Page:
The Kemp Model, conceived by Morrison, Ross and Kemp in 2010, takes into account different disciplines and approaches to instructional design, which is considered a non-linear process depending on the single designer uniqueness.

It includes nine elements, organized in a circle without a set order or hierarchy:

• Instructional problems: identify problems and learning objectives.

• Learners characteristics: identify all the characteristics that will influence the design process.

• Task analysis: identify knowledge and procedures to include in the training process in order to enable learners to achieve the objectives.

• Instructional objectives: identify knowledge and know-how learners need to achieve at the end of the training process.

• Content sequencing: organize content in a logical order to maximize effectiveness.

• Instructional strategies: conceive innovative strategies to deliver information and help learners to reach the goals.

• Designing the message: design and create learning content (text-video) that will be shown to learners.

• Instructional delivery: create or select supporting materials for all the activities.

• Evaluation instruments: conceive instruments to evaluate if the learning objectives have been met be learners.

This model is more suitable for designing long and complex training programs, while it is too cumbersome for single lessons and short programs.



SAM is an acronym for Successive Approximation Model and consists of “repeated small steps, or iterations, that are intended to address some of the most common instructional design pain points, like meeting timelines, staying on budget, and collaborating with Subject Matter Experts (SMEs).” Just like the Kemp Model, this is a non-linear process, with three cyclic phases: Analysis, Design and Development.

It comes in two versions: the basic one with three iterations, ideal for simple projects or small teams, and the advanced one with eight iterations, more suitable for complex projects. In particular, the second one focuses on the preparation phase, which consists of two steps: collecting information and holding a brainstorming and prototyping meeting called “Savvy Start”.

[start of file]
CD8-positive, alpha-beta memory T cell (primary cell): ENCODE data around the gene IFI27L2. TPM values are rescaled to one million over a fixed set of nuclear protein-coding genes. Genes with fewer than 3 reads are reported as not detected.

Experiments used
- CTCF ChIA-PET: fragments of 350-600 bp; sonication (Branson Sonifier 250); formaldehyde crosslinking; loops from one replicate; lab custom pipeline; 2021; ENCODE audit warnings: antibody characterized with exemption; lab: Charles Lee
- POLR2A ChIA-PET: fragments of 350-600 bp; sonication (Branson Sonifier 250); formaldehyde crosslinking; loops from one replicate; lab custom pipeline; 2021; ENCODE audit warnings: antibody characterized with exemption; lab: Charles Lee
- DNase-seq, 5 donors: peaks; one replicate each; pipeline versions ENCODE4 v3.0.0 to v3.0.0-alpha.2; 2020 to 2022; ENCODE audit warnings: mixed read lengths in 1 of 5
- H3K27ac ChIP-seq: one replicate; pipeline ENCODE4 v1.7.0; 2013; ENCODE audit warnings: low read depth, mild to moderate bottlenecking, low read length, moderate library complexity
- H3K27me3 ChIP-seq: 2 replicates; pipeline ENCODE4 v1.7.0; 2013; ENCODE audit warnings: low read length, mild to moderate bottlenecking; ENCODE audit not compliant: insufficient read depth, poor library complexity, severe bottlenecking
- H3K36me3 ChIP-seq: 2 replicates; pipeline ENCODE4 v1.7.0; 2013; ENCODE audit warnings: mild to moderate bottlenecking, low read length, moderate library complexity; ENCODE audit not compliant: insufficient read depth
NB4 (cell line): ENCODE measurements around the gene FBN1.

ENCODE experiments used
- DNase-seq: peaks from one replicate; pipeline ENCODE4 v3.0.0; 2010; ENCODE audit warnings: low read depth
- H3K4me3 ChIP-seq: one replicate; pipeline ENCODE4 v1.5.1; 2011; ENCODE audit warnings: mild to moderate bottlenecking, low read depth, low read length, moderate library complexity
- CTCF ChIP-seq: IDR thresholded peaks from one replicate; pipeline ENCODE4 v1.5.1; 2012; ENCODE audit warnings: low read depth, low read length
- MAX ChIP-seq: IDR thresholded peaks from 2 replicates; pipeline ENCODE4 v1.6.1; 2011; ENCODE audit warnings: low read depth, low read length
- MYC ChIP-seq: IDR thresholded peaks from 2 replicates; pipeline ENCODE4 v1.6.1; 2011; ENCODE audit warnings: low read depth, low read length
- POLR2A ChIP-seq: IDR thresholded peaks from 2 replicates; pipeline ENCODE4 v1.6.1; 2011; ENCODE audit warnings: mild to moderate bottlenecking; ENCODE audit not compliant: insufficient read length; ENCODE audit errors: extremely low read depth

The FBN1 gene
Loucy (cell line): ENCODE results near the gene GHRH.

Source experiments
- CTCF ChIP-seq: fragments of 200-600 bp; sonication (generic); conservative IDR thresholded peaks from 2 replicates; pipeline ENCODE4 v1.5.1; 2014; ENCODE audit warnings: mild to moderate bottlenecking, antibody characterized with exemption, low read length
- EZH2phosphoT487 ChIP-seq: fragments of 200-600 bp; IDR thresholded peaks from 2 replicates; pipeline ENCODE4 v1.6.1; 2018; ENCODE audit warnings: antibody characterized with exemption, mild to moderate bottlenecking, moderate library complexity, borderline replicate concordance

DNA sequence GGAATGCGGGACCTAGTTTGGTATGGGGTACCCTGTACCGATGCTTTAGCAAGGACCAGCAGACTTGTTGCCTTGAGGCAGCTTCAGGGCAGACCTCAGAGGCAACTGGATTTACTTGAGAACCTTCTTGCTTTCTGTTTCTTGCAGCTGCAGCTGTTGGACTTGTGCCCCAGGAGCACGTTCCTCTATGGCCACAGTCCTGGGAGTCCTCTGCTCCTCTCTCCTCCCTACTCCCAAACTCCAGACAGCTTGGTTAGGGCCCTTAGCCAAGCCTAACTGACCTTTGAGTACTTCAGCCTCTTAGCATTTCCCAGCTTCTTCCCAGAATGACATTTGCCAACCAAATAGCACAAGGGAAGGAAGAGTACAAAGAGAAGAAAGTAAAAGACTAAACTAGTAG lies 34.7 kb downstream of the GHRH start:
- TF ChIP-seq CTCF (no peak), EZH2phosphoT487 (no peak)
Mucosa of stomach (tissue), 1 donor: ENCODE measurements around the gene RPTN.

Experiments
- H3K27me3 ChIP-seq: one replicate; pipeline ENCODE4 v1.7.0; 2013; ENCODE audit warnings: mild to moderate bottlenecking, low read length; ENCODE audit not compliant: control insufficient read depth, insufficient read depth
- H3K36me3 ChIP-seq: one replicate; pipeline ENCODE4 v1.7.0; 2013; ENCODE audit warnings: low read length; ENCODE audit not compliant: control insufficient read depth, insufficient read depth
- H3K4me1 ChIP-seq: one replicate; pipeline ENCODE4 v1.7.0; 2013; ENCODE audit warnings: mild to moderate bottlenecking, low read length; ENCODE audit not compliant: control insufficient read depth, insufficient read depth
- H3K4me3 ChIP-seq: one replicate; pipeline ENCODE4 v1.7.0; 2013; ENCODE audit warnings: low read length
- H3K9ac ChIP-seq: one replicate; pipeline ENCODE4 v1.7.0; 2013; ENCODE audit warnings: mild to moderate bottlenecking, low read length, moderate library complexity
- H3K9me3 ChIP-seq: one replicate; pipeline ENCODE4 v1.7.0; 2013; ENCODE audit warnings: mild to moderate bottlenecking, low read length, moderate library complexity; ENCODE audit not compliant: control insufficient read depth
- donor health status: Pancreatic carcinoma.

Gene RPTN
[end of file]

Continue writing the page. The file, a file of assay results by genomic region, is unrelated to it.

Compared to other models, SAM is considered an agile approach, since it helps to prevent many problems, for example related to the team not knowing what is going on in the instructional design process. Nevertheless, to be able to work, this Instructional Systems Design requires an environment with flexible processes and quick feedbacks: otherwise, it is advisable to use linear model like ADDIE.


After having examined all the different Instructional Systems Design it should be clear how this process is fundamental, both in traditional training and elearning, to select all and only the needed information and to look for creative solutions to achieve the desired goals. Would you like to know more about all the single phases of instructional design for elearning? Read the following articles!




Kahuna Learning, Introduzione all’Instructional Design
ISU College of Education, ADDIE 
Wikipedia, Modello ADDIE
Training Industry, The Dick and Carey Model
The Performance Juxtaposition Site, The Dick and Carey Model – 1978
ETEC 510: Design Wiki, The Kemp Model of Instructional Design
Kemp, J. E. (1985). The instructional design process. New York: Haper and Row.
Kemp, J. E., Morrison, G. R., & Ross, S. V. (1994). Design effective instruction, New York: Macmillan.
E-learning Heroes, An Introduction to SAM for Instructional Designers